Norway won’t let China build radar

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Norwegian politicians are keen to restore diplomatic relations with China, but won’t grant China’s request to build a large radar antenna on Norway’s Arctic archipelago of Svalbard. While Norwegian officials won’t specify why they turned down China’s bid, it’s been reported that such highly sophisticated equipment has been used for spying in the past.

The EISCAT radar installation on Svalbard won't be getting a third antenna that China wanted to build. PHOTO: Wikipedia/Tom Grydeland

The EISCAT radar installation on Svalbard won’t be getting a third antenna that China wanted to build. PHOTO: Wikipedia/Tom Grydeland

China has long been keen to expand its presence in the Arctic, where Norway plays a major role and controls wide expanses of Arctic territory, not least Svalbard. A few years ago, China was granted membership in EISCAT, a scientific organization owned by research councils and institutes in its other member countries of Finland, Japan, Norway, Great Britain, Sweden and Germany.

Antennae at EISCAT’s radar installations on Svalbard and in Tromsø are used to research the ionosphere and the Northern Lights, among other things.The Svalbard installation outside Longyearbyen has two large antennae and China wanted to build a third with a diameter of 50 meters, claiming it could be used to study the polar atmosphere and solar wind among other things.

‘Other uses’ worried Norway
“The goal of the installation is to conduct research on the upper reaches of the atmosphere, but the technology also has other uses,” Anne Kristin Hjukse of Norway’s education ministry told Norwegian Broadcasting (NRK). “After an overall evaluation, we don’t want such an antenna on Svalbard.”

Hjukse wouldn’t elaborate on what was behind the “overall evaluation” or on the other possible uses of what Chinese authorities were keen to build at their own expense. “We have handled (China’s request) in a comprehensive manner and evaluated all arguments for and against such an antenna,” she told NRK.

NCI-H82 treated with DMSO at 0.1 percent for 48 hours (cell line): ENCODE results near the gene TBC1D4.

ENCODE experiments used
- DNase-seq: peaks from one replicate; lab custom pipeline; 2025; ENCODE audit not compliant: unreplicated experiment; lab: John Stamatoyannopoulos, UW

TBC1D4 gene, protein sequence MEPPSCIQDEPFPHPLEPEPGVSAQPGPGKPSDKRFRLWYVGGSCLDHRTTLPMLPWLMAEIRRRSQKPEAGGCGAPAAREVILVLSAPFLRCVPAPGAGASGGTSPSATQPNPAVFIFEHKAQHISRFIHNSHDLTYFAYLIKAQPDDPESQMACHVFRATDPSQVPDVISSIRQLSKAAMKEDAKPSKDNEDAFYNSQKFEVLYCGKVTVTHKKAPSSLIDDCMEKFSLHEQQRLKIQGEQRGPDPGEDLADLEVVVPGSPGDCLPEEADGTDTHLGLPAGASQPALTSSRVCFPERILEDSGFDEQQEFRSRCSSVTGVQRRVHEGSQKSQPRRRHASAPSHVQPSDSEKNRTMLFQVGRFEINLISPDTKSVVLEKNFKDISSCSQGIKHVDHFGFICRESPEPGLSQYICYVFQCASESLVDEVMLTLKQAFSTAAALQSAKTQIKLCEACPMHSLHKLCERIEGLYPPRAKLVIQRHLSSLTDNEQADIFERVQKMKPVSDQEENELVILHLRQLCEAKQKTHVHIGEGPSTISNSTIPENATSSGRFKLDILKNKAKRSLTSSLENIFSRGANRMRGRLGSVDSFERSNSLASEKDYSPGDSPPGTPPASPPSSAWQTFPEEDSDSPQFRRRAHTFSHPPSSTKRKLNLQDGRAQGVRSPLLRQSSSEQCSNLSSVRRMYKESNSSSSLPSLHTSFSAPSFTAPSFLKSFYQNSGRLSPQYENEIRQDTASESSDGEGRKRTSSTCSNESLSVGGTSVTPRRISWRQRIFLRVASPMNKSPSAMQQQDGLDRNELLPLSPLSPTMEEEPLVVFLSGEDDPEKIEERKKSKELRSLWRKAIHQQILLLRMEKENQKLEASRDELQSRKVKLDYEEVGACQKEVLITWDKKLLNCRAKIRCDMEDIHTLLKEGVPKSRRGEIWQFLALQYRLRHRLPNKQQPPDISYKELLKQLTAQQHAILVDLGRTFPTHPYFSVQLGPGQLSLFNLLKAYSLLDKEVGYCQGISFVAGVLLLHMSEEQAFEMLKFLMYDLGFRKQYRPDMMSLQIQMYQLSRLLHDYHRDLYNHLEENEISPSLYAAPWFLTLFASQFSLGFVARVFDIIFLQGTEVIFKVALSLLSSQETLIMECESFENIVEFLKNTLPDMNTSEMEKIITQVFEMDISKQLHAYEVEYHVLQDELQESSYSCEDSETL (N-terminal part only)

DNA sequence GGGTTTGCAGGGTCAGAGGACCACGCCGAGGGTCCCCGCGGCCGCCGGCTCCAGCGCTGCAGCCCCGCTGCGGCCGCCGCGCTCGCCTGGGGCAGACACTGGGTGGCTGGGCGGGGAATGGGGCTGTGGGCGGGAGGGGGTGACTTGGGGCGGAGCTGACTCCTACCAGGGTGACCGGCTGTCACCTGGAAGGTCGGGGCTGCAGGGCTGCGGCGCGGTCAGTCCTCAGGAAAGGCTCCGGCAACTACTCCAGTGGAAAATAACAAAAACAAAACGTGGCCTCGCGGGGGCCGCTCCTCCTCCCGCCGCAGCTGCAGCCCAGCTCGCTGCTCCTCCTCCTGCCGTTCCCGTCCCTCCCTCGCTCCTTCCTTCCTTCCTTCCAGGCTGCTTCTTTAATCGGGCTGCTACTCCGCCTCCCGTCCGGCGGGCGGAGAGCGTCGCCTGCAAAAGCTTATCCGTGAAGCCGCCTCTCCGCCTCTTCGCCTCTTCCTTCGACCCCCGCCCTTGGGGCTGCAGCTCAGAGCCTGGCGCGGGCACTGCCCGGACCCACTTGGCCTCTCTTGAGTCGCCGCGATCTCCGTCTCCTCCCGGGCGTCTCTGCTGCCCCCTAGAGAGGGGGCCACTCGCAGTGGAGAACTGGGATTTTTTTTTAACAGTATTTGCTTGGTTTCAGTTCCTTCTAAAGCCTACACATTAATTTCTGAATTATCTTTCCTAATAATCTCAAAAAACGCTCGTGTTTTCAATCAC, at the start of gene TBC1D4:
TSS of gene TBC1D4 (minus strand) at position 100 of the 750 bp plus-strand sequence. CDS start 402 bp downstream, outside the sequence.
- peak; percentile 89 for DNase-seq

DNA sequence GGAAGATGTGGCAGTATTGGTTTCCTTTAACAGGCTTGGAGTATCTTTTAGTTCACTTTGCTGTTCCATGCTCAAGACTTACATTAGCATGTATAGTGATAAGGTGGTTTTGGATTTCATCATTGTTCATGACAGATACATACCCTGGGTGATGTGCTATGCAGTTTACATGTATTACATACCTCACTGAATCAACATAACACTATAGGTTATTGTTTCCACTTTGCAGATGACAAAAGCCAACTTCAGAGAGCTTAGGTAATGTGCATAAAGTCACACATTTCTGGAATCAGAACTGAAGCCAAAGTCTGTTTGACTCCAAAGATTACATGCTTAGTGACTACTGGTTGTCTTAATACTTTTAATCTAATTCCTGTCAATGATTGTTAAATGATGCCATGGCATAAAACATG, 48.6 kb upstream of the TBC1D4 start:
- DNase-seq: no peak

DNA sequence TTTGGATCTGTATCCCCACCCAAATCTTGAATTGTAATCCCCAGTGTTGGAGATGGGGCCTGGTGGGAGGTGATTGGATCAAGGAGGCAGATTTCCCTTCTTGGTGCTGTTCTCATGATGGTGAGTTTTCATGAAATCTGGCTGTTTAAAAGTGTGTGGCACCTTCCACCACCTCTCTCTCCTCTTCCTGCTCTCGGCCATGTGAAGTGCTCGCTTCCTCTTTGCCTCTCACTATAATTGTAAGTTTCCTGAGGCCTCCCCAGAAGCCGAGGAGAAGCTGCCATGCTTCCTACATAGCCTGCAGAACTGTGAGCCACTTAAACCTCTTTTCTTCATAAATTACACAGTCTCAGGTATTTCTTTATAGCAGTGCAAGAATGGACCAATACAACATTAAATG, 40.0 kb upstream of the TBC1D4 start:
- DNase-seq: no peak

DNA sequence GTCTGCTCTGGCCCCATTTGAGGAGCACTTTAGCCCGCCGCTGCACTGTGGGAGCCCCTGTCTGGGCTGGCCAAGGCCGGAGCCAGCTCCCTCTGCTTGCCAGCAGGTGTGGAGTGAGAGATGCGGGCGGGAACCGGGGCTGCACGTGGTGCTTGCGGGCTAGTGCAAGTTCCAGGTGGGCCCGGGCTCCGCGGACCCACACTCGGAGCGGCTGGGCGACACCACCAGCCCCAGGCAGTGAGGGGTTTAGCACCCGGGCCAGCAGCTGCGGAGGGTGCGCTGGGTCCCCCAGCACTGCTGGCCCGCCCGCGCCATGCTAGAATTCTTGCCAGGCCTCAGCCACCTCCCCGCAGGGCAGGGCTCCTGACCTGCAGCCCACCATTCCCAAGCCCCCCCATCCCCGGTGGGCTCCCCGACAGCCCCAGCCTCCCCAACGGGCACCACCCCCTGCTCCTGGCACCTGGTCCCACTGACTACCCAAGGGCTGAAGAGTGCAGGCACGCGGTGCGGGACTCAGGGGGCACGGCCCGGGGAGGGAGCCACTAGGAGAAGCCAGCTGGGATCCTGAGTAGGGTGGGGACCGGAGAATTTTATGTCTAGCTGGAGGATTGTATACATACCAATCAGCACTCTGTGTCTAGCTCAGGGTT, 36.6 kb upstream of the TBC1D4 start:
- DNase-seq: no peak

Asked whether the Foreign Ministry was involved in the evaluation, she would only repeat that “the case was thoroughly evaluated and this is our decision.” She said the ministry had received no reaction from China after being informed of the decision. China already is active in other forms of research on Svalbard, with a research station at Ny-Ålesund where Chinese scientists are studying marine biology, glaciers, the Northern Lights and the upper reaches of the atmosphere.

Earlier alleged spying target
Two years ago, a German TV documentary about Stasi operations during the Cold War reported that the EISCAT radar installation in Tromsø had been used for spying. A Finnish researcher employed by the EISCAT project allegedly delivered sensitive material collected by the antennae to the Stasi, with some reports containing military information.

Tor Bjørn Arlow, an expert on Svalbard’s history at the Norwegian University of Science and Technology (NTNU) in Trondheim, told NRK that he thinks both professional and political reasons are behind Norway’s rejection of China’s request. Even though Norwegian authorities are keen to melt the diplomatic freeze that began when Chinese dissident Liu Xiaobo won the Nobel Peace Prize in 2010, Arlow said the “difficult political climate” between Norway and China has contributed to making Norwegian authorities reluctant to approve such a radar antennae in such sensitive Arctic territory.

China recently banned imports of whole salmon from Norway and also abruptly cancelled a major business conference involving Norway’s largest employers’ organization, NHO. It’s unclear whether there was any connection to the rejection of their Svalbard radar project.

newsinenglish.no/Nina Berglund